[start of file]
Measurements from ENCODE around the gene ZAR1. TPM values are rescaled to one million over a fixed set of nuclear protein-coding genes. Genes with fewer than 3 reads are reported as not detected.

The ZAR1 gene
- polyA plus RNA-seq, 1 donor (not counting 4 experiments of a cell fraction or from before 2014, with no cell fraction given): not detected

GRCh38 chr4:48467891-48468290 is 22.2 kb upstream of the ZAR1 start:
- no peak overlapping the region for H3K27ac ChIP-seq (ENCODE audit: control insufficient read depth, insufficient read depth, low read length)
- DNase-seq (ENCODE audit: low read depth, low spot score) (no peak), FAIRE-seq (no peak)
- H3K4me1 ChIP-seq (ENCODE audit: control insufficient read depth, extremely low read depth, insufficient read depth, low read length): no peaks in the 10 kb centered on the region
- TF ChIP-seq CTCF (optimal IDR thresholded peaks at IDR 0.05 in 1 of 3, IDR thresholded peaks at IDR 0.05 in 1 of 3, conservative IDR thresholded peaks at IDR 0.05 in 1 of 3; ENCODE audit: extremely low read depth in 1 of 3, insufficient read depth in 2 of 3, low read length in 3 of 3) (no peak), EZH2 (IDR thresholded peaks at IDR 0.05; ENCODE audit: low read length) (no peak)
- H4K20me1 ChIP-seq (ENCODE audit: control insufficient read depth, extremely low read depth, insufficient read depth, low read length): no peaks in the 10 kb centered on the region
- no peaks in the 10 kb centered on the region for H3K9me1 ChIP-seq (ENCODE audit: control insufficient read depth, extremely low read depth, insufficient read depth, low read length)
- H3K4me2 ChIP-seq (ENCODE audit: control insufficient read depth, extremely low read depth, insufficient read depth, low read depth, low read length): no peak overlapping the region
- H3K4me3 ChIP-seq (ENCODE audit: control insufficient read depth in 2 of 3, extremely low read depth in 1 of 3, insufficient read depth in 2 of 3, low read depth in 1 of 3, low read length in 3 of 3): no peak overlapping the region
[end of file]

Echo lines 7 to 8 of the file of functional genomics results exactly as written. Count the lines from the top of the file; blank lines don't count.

- H3K4me1 ChIP-seq (ENCODE audit: control insufficient read depth, extremely low read depth, insufficient read depth, low read length): no peaks in the 10 kb centered on the region
- TF ChIP-seq CTCF (optimal IDR thresholded peaks at IDR 0.05 in 1 of 3, IDR thresholded peaks at IDR 0.05 in 1 of 3, conservative IDR thresholded peaks at IDR 0.05 in 1 of 3; ENCODE audit: extremely low read depth in 1 of 3, insufficient read depth in 2 of 3, low read length in 3 of 3) (no peak), EZH2 (IDR thresholded peaks at IDR 0.05; ENCODE audit: low read length) (no peak)